"Put simply, there are solid reasons to fear that a third intifada could be far more bloody than the uprisings that have gone before. Which means the task facing leaders on all sides could not be clearer: they have to calm this situation, not inflame it," The Guardian's Jonathan Freedland wrote Friday.
But Haaretz reported that "many East Jerusalem officials expect the turmoil to die down." It noted that West Bank cities have not joined the violent protest.
To some Palestinians, the intifada is the ongoing effort against Israel. "The blood of our martyrs is precious ... and is fuel for the intifada and the resistance," Mushir Al-Masri, a Hamas leadership figure and member of the Palestinian parliament, wrote Monday on Facebook.
What are Palestinian leaders saying?
Palestinian Authority President Mahmoud Abbas surprised many when he condemned the kidnappings of the three Israeli teens. He faced heated criticism from fellow Palestinians for doing so. "Hamas, which is now part of the Palestinian Authority government in a unity deal with Fatah, made no effort to conceal its glee," columnist Frida Ghitis noted on CNN.com. Khaled Meshaal, Hamas political chief, told Al Jazeera after the Israeli teens' disappearance, "I congratulate the abductors because our prisoners must be freed from the prisons of the occupation."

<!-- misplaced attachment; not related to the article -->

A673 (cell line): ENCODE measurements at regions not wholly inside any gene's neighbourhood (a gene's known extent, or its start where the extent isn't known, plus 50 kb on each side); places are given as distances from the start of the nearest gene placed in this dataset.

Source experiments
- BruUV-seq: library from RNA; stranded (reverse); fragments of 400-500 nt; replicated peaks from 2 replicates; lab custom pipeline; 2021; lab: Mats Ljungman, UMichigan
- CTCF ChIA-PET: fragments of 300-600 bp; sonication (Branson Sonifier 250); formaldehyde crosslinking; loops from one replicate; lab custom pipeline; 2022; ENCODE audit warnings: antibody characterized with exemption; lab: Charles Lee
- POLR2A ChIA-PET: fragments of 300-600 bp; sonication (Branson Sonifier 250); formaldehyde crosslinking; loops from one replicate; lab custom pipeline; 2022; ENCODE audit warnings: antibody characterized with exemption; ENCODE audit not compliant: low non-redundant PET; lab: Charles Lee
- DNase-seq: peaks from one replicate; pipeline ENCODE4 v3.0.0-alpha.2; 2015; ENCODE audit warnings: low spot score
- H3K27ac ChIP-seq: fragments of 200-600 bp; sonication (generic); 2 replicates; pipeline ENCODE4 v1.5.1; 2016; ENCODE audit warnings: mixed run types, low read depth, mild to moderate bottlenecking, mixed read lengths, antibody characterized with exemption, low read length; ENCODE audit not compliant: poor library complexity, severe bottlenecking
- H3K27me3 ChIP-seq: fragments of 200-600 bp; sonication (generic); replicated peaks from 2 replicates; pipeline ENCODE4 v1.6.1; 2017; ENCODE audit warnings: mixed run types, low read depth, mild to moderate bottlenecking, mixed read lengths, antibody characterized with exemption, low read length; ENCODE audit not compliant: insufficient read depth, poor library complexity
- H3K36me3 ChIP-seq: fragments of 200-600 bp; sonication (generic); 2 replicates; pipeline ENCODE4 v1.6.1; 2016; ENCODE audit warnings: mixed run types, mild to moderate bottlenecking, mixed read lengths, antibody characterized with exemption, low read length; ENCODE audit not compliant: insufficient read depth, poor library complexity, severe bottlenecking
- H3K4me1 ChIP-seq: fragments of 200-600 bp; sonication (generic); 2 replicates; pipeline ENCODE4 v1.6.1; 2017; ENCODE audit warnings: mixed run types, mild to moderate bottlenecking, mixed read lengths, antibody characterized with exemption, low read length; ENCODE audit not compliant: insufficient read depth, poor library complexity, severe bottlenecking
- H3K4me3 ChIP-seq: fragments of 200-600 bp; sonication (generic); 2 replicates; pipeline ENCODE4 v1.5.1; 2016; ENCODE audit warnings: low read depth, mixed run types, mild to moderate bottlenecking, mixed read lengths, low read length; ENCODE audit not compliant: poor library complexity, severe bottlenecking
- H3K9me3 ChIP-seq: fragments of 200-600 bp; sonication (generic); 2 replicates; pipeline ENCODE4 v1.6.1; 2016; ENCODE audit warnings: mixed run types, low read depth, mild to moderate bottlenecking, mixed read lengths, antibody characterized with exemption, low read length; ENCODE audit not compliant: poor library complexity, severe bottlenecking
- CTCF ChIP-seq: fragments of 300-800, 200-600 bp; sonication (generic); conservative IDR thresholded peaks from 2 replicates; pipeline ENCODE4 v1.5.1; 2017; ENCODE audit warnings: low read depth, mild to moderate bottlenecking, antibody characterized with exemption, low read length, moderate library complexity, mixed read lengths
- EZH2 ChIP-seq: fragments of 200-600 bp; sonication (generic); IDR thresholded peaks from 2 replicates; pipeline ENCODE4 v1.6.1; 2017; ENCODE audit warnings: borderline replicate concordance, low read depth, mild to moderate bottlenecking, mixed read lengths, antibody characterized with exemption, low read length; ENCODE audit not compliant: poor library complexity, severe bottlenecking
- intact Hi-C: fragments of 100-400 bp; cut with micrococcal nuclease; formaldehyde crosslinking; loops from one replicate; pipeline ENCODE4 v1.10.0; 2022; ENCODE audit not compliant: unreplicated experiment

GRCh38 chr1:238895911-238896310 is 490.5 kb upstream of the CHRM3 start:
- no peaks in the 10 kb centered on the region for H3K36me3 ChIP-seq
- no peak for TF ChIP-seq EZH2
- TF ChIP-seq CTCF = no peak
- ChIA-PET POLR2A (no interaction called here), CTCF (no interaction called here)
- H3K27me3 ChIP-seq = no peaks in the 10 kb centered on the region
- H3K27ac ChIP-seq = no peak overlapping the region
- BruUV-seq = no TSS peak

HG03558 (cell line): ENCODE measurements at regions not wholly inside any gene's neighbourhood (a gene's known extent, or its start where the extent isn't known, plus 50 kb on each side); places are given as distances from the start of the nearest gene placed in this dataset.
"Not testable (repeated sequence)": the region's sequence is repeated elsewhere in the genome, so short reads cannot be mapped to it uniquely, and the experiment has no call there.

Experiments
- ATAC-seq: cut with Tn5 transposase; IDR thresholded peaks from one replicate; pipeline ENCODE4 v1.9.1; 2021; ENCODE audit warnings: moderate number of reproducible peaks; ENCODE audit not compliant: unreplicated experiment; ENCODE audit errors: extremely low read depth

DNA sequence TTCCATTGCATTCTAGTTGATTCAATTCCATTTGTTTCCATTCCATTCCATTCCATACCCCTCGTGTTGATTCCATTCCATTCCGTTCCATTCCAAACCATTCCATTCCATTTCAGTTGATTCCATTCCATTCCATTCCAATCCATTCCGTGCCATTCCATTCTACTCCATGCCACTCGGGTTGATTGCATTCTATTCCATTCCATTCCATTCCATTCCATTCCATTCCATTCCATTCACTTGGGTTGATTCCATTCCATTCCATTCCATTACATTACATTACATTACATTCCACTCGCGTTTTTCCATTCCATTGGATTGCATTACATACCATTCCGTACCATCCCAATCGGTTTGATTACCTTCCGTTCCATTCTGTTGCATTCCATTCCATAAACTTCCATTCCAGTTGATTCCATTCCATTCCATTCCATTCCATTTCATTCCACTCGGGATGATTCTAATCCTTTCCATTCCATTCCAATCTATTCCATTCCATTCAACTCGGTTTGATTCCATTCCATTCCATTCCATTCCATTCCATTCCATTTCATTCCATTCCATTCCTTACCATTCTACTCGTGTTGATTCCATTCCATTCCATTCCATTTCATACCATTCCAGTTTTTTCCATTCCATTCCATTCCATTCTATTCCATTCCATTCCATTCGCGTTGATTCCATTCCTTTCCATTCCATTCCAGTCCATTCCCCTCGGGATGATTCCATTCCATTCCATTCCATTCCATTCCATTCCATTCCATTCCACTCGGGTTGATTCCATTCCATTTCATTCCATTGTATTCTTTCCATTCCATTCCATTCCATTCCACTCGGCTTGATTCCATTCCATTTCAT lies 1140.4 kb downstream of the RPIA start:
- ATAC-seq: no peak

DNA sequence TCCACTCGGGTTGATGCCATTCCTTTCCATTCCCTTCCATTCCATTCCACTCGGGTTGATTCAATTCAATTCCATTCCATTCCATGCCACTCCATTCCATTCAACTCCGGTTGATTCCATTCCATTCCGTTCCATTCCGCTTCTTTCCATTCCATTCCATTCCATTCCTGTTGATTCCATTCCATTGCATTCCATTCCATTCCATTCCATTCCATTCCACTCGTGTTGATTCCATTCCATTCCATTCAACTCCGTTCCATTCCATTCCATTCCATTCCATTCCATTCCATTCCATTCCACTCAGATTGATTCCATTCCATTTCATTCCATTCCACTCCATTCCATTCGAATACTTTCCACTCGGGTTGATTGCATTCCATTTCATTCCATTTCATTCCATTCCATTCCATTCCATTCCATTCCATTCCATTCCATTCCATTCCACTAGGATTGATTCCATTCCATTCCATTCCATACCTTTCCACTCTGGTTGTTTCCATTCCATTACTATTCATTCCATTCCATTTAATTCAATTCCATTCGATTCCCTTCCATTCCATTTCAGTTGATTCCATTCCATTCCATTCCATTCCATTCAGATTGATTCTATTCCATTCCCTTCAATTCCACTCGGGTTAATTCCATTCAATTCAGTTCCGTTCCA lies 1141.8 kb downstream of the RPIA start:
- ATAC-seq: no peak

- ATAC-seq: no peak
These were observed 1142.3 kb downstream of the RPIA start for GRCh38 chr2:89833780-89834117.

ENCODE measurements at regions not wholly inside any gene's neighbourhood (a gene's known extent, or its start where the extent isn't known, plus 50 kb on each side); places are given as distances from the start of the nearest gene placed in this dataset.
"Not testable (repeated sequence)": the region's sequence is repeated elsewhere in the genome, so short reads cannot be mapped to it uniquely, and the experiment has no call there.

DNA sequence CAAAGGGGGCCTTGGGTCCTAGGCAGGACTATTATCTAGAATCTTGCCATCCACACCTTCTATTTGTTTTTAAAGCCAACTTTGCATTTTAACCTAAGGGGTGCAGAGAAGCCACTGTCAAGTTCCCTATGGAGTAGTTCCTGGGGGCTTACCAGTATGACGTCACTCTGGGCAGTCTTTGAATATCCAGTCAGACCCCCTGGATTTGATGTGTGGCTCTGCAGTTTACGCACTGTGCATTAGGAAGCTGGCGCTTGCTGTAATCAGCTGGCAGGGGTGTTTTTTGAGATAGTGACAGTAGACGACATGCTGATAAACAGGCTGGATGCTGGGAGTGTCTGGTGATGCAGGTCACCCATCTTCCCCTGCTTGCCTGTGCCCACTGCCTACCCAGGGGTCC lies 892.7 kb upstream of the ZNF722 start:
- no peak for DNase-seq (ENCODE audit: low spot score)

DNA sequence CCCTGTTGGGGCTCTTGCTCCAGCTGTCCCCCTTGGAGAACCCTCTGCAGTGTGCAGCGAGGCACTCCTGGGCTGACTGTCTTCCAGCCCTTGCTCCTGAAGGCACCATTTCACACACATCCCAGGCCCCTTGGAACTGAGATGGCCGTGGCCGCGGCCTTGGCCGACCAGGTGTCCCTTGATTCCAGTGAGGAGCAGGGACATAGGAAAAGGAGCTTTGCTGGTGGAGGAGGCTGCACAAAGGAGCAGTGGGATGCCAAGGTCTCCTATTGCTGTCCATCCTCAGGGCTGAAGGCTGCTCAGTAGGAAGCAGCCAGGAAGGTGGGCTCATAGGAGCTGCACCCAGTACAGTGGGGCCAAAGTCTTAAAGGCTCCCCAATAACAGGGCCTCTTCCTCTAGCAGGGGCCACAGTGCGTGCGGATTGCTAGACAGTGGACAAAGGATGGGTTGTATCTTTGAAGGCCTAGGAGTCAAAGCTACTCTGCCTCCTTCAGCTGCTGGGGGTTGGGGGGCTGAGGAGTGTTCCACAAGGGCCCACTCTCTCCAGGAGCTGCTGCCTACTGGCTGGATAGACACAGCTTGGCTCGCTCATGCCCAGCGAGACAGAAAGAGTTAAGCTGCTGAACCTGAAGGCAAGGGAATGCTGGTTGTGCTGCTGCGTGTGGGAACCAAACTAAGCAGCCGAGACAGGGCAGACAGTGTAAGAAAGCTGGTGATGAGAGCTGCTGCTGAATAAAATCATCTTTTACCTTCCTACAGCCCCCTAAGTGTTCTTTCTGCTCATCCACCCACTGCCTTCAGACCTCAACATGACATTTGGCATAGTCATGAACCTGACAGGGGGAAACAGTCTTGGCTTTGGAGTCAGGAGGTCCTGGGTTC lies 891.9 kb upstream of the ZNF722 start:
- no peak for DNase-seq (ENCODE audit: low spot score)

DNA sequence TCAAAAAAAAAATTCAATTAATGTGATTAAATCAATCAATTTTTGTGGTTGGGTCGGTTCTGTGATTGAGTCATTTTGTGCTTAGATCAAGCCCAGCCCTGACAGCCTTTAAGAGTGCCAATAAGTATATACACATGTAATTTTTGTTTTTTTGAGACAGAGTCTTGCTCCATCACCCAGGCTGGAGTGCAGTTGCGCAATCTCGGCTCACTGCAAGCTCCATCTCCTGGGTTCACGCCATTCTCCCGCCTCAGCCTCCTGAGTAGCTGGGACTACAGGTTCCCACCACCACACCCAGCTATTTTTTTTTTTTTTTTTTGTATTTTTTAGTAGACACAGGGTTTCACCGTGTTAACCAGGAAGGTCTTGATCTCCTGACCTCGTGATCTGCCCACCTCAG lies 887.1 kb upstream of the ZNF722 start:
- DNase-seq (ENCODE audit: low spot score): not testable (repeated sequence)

Palestinian leaders have called for an end to "collective punishment" by Israel, including the demolishing of homes and other military actions. And some have called on Israel to demolish the homes of those behind the killing of Abu Khedair. Palestinian leaders have also condemned the killings of people in Israeli military actions. Israel says it is focused on terrorist networks. More than 150 rockets from Gaza have hit Israel in less than a month, and "terrorists from Gaza opened fire at an (Israel Defense Forces) vehicle patrolling the security fence," the IDF tweeted Monday.
Is anyone calling for peace?